Goal for this project:
To create an intuitive and effective way for athletes to understand their progress, view their assignments, and communicate with their coaches.
UX designer in a team of 4.
Conducted user interviews, synthesized insights from user research, facilitated ideation, built wireframes, conducted usability testing, and designed prototypes with interactions and UI.
Amplio.ai, a start-up focusing on using AI to create digital twins of athletes to help athletes track and understand their bodies better in order to make better decisions on how to improve their performance.
Professional athletes from universities, professional teams, Olympic Teams
Understand how to gain an edge in competition by being targeted in their workouts.
Amplio needs a mobile app for athletes to see their progress from Amplio’s AI technology. The app also has to provide other key features for athletes’ needs, such as workouts and communication with coaches.
We conducted 6 user interviews to understand the training lives of professional athletes and verified if their needs did exist and were worth solving.
Before the interviews, we did comparative and competitive research to gather information to be familiar with this industry and design questions for interviews.
Our interviewees included Olympians, professional basketball players, professional skiers, and an NCAA student-athlete. After 6 interviews, we found out even though they were in the different sports fields, they shared similar pain points in their training lives.
“It's not a sport of constant victories and improvements. You deal with injuries or not feeling great...”
Above is a powerful quote from one of the interviewees. One pain point is that, even though athletes work out in 3-4 week increments, they also need to assess their progress on a longer-term basis to know themselves better and get through discouraging time.
We got a lot of valuable insights from the interviews, and started to synthesized them by using my favorite tools, post-its and sharpies plus a whiteboard.
We categorized all the insights to different themes and prioritized the importance of those themes. Then we had 4 findings for our design directions.
All the athletes we spoke to clearly valued personalized workouts and only questioned workouts when they felt they didn’t provide adequate recovery time to prevent injury.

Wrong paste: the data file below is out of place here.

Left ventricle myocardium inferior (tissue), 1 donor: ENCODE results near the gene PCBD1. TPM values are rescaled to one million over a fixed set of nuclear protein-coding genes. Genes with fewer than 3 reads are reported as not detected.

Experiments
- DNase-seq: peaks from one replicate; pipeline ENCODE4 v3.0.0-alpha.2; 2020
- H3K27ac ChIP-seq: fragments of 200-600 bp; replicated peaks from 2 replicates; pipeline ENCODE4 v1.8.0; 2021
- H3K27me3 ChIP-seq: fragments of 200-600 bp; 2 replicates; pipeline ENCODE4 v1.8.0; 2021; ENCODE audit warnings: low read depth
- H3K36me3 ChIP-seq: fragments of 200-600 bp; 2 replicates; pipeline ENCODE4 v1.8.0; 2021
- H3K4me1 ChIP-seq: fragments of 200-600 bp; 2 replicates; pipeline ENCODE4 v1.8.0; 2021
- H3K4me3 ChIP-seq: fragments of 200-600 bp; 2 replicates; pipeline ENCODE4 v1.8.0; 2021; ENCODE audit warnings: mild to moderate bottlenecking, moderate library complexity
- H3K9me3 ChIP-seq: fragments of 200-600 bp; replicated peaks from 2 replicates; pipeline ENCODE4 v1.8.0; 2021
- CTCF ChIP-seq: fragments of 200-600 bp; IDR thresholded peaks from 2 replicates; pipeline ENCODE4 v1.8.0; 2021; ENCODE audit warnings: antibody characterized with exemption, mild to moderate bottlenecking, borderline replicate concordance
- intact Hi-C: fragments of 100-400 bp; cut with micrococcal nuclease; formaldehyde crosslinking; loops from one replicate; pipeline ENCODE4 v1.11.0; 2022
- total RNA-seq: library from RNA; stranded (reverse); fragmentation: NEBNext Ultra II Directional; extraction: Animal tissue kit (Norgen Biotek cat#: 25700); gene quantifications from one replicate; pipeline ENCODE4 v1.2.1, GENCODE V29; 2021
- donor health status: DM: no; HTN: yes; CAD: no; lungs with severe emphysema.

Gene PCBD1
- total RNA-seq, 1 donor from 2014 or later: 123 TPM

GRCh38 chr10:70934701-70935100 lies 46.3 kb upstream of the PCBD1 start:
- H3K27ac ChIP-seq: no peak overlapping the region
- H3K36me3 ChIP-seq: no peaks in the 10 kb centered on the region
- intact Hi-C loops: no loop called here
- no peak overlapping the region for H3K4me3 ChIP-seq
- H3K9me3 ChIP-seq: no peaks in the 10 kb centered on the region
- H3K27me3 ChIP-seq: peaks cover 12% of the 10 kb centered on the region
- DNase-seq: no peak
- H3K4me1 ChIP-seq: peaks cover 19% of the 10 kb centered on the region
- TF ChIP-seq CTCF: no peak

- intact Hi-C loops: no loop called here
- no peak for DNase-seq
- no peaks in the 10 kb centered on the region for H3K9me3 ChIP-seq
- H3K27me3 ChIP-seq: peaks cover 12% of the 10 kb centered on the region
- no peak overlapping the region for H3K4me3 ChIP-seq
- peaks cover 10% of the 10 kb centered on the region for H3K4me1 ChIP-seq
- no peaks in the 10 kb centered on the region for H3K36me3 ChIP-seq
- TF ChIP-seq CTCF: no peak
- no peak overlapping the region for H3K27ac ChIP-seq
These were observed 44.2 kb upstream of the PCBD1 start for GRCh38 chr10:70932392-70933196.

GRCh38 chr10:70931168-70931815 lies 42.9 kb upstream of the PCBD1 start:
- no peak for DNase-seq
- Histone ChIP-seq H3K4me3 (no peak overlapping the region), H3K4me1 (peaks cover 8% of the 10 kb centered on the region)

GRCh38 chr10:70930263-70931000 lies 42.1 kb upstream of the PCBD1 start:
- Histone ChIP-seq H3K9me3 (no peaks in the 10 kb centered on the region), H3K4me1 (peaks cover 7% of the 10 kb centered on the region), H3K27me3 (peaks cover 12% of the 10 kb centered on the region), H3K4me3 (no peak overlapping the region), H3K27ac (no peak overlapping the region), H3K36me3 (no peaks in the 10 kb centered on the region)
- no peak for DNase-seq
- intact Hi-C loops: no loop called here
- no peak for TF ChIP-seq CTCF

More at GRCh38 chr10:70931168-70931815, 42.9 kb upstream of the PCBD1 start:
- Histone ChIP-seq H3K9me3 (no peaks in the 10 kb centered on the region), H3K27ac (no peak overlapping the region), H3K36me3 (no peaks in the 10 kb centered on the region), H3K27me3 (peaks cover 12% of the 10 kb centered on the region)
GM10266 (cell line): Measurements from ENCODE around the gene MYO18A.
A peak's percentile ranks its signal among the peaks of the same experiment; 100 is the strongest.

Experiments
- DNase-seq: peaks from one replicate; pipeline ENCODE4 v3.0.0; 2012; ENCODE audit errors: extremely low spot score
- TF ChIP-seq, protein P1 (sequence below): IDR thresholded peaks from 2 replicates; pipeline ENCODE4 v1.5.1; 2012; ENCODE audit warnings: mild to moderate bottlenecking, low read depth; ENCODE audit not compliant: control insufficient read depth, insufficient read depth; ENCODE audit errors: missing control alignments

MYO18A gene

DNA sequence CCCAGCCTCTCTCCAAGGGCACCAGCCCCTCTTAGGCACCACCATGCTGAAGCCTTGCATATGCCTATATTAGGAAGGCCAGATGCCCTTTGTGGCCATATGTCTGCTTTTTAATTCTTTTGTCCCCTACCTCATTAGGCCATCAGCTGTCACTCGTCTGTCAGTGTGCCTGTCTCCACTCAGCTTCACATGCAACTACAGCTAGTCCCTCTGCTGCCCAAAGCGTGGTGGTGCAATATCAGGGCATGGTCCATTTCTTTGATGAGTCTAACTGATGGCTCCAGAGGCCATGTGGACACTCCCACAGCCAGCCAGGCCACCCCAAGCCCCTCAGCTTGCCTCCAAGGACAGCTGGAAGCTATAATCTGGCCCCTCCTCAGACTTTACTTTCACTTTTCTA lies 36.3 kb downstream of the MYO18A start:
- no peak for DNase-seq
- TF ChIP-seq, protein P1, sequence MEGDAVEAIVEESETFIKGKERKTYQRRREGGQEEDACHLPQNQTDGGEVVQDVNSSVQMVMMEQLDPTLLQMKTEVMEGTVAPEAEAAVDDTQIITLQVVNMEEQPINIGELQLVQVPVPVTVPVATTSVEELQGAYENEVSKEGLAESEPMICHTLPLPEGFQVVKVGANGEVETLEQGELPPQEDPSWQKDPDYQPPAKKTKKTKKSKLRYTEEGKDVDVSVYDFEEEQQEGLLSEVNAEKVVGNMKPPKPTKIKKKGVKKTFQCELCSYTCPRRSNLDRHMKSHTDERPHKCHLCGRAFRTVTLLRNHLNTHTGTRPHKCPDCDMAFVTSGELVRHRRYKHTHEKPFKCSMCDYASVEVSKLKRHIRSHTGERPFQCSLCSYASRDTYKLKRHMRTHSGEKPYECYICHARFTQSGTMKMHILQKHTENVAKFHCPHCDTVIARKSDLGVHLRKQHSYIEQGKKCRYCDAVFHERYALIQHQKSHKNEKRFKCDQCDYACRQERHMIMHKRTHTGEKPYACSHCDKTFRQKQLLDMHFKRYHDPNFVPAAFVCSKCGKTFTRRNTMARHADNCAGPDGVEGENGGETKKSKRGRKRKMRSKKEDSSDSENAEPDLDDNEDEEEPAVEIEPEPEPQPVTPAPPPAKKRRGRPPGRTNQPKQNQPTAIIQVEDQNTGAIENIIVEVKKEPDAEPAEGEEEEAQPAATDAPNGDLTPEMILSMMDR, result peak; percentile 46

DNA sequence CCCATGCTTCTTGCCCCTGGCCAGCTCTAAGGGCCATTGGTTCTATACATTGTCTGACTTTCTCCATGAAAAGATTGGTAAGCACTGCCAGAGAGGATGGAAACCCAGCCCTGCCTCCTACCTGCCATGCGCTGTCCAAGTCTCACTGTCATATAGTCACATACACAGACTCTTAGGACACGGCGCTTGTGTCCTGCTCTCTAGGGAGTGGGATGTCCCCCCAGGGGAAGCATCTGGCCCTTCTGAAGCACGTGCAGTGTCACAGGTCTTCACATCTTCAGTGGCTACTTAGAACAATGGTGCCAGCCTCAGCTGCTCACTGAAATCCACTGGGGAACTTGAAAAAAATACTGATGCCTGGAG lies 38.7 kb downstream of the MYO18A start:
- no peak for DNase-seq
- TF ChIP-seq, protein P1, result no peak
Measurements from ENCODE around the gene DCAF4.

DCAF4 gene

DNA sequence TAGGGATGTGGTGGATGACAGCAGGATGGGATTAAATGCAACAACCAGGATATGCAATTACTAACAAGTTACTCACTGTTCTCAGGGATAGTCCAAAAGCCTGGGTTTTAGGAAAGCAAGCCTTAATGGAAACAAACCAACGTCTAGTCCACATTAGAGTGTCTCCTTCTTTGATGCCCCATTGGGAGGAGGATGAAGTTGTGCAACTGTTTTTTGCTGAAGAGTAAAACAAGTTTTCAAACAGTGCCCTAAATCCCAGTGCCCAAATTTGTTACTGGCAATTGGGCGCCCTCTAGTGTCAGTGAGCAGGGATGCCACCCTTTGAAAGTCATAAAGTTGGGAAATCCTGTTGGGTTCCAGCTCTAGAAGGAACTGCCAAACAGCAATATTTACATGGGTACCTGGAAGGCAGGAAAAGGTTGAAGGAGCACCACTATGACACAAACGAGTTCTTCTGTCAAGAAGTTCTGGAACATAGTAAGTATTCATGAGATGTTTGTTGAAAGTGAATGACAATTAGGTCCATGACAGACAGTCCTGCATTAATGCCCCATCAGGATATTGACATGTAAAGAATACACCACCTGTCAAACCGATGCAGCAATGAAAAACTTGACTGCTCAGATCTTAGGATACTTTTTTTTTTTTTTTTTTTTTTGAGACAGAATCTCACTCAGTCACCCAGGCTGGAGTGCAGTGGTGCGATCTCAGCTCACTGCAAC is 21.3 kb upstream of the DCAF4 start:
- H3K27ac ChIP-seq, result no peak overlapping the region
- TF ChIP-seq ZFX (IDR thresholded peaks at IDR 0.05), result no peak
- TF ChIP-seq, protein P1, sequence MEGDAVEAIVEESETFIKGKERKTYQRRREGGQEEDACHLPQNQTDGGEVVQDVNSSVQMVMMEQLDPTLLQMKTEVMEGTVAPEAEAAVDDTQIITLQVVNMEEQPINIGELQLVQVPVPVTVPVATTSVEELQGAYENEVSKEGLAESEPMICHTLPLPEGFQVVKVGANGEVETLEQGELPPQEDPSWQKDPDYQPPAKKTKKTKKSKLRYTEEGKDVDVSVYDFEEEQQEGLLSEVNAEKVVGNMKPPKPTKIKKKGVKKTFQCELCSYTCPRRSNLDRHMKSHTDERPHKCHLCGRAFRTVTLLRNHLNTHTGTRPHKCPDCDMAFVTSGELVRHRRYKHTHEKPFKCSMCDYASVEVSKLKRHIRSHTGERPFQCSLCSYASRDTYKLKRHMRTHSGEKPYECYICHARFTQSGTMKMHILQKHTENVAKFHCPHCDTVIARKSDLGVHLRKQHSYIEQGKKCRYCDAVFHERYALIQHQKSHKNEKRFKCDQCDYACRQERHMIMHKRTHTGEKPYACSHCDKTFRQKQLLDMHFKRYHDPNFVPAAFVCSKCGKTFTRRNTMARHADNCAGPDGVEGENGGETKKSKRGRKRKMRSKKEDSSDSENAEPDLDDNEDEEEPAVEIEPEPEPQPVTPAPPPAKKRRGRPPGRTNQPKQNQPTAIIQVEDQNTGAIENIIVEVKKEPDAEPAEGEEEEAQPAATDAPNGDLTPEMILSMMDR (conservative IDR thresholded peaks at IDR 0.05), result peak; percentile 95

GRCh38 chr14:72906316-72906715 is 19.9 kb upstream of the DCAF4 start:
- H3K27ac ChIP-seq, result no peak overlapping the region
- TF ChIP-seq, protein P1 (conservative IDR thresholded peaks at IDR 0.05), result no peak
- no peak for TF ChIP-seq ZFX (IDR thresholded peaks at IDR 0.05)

All the athletes we spoke to log their own data and notes in various places, making it difficult for them to analyze when they have a chance to sit down with their coach.
Athletes value one-on-one and in-person interaction with their coach, and they are used to this communication focusing on how they can improve not only on a personal level, but also what role they will play to enhance the team.
When athletes perform poorly, they want to know what happened so they can change it and improve their performance.
Before we jumped into our next steps, which were the brainstorming and design session, we reviewed our research report with the clients to discuss the feasibility of some ideas and prioritized the design directions.
During our ideation part, we faced our first challenge that was difficult for us to make a design decision.
How to show progress?
& What defines progress?
We had many meetings to discuss how to show progress and how to define if they have progression in their training sessions. We sketched several different ways to show progress meanwhile including their goals and actual data.
After several discussion, we designed our first prototypes (medium-fidelity and clickable) to conduct usability testing.
Before doing usability testing, we showed it to the clients to get feedback first and made sure we were at the same page.
We decided to combine radar and ring charts to show progression.
This chart would be the first thing when athletes open the app.
We conducted several moderated usability testing with professional athletes. After finishing all the tests, we synthesized feedback and validated that showing progress was our challenge for sure because most users found it difficult to understand and interact with.
“I don’t want to feel stupid when I open an app.”
"This would be very close to how I would journal."
“Great that the message thread is about the workout so I can go back to it if my coach assigns it again.”
“Is this where I put my notes?”
Something's wrong here:
The priority of the information
After understanding the problems from our mi-fi prototype and how users interacted with it, we had many research (about data visualization and competitors), sketches, and discussion to redesign the progression feature to show data to our users.
Every iteration is to simplify our design.
Here are the final deliverables to our clients.
The major changes are the homepage and the progression feature.
Besides progress, there are other main features in this app.
We included a dashboard as the homepage for this application and strongly recommend further developing it and having more tests. This design decision is based on findings from our usability testing that athletes do not want to be confronted by a set of data points up front.
This app is planned to be launched in 2020 summer.